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Race tech: Tour de France, July 24, 2007
Tour de France continues to yield new goodies
By James Huang
Orbea introduced its thoroughly revamped Orca last year but we spotted the Euskaltel-Euskadi team still riding the company's old Opal model as recently as this year's Critérium du Dauphiné Libéré. ProTour riders are renowned for prizing stiffness in their machines, and while the new Orca is said to be substantially more rigid than the outgoing version, the boys in orange apparently still found the Opal to provide a more solid platform and preferred to use it in competition.
That has changed at this year's Tour de France as the team has finally been riding atop the Orca, but not the one currently on storeroom shelves. The orange-and-black frames of the Basque team sported new one-piece aluminum dropouts (which should be both lighter and stiffer than the two-piece versions of last year) and lighter (and decidedly more trick-looking) carbon fiber Orbea head tube badges which still serve double duty as housing stops. We also wouldn't be surprised if Orbea had stiffened things up with the second generation as well, at least for the team. Although Orbea has yet to officially announce anything, chances are this updated version will be introduced as a 2008 model.
Michelin is still one of the only ProTour tire sponsors to supply its sponsored teams with clinchers when it comes to race time (as well as 'tubulars' as we've already demonstrated…). We were already accustomed to seeing its Pro² Race model on the wheels of the Bouygues Telecom team, but a new Pro3 Race reared its head at this year's TdF.
According to Tim Jamison, Michelin's North American Bicycle Marketing and Sales Manager, "you are looking at prototypes of our next generation racing tire. This is not the first race we have used it but it is the first one where it has a Pro3 Race patch on it. We are not prepared to release the details on this product at this time, but rest assured, the performance enhancements we have made are awesome."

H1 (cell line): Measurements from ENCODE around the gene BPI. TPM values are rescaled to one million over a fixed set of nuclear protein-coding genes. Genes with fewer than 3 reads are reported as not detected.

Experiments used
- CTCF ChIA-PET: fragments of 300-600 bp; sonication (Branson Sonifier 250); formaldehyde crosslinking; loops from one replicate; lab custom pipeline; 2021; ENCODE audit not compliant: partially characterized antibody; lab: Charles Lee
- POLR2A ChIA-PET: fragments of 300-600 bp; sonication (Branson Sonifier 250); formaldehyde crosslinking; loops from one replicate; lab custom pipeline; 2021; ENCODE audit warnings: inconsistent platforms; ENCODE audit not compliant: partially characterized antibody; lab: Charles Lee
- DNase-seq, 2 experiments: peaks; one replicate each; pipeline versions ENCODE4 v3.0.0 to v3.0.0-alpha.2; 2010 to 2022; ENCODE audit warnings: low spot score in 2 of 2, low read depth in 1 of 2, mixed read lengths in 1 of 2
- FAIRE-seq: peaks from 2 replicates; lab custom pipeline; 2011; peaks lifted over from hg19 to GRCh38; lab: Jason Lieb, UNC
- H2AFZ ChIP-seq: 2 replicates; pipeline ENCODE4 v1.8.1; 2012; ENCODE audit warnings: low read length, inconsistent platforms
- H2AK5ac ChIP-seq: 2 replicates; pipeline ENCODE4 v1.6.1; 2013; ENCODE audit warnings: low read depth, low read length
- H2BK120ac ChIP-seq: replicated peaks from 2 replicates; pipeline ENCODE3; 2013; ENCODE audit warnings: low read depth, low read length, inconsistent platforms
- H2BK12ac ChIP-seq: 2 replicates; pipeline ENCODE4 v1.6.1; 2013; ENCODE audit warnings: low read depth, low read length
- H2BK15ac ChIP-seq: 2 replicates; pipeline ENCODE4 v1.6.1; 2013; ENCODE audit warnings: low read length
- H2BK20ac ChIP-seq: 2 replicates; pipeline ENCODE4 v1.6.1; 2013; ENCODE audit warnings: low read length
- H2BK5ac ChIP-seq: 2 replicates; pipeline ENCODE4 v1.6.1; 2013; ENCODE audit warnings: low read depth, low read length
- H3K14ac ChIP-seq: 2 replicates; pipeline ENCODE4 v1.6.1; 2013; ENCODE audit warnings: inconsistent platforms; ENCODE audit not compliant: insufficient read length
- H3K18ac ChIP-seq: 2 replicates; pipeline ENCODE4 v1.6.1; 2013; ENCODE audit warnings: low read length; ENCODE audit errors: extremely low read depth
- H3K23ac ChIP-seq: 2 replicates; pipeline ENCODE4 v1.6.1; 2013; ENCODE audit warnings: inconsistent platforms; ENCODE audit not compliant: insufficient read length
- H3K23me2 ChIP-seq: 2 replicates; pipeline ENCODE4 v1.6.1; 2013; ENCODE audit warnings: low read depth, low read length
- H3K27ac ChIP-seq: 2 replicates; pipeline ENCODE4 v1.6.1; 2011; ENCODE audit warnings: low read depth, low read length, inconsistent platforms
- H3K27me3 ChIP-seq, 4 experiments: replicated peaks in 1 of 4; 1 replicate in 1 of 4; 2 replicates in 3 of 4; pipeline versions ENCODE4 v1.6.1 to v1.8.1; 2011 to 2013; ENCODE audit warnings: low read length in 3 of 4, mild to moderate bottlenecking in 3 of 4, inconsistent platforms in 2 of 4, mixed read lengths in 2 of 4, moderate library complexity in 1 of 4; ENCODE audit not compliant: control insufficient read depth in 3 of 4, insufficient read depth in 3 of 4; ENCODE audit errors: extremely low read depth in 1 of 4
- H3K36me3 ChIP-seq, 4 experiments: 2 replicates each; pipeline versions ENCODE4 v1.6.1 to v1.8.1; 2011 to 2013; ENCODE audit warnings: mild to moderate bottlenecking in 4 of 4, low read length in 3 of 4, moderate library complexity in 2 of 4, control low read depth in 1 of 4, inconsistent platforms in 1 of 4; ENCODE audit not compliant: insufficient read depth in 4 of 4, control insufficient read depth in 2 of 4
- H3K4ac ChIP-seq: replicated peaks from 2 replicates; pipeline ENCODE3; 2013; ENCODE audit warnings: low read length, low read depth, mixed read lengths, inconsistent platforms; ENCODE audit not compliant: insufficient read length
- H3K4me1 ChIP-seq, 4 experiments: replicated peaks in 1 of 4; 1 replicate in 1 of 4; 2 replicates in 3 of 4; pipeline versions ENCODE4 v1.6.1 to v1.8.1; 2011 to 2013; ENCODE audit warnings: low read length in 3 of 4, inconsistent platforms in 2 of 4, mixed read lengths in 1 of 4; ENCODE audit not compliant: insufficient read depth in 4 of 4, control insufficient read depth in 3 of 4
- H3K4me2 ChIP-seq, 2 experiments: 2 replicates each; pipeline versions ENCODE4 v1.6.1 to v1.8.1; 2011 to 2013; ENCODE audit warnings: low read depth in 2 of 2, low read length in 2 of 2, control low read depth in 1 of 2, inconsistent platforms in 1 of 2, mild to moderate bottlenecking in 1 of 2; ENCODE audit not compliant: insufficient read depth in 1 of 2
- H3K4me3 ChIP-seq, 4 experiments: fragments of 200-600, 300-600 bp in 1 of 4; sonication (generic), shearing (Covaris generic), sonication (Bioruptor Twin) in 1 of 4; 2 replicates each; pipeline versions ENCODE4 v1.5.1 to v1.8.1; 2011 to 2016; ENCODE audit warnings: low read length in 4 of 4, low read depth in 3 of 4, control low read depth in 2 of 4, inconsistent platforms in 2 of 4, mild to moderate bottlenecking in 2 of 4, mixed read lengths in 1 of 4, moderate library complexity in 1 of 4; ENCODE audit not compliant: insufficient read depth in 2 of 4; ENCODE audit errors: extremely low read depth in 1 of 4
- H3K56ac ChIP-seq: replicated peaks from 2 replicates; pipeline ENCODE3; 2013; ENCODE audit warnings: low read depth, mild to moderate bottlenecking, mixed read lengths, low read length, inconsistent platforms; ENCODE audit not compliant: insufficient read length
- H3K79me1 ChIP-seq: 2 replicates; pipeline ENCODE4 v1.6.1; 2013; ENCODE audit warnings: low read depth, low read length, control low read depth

Jamison's comments obviously offer up little in the way of substantive information, but the new tire clearly utilizes a dual-durometer tread, and likely compounds related to one of the company's motorsports divisions (the Pro² Grip borrows its compound from Michelin Moto Grand Prix and Formula 1 tires).
In other tire news, Team Barloworld's fantastic run at its first-ever TdF has been made on prototype Vittoria tubulars made especially for the team at the request of team mechanic Giancarlo Bianchi. The tires used to land wins on Stages 9 and 11 recycle an old tread design mated to Vittoria's newest compounds. According to Bianchi, the unique combination is better suited to today's "more polluted road conditions" that are typically littered with more debris and oil. No word yet on whether or not consumers will be able to enjoy those benefits for themselves in the near future, though, but we'll continue to keep you posted.
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Images by James Huang/Cyclingnews.com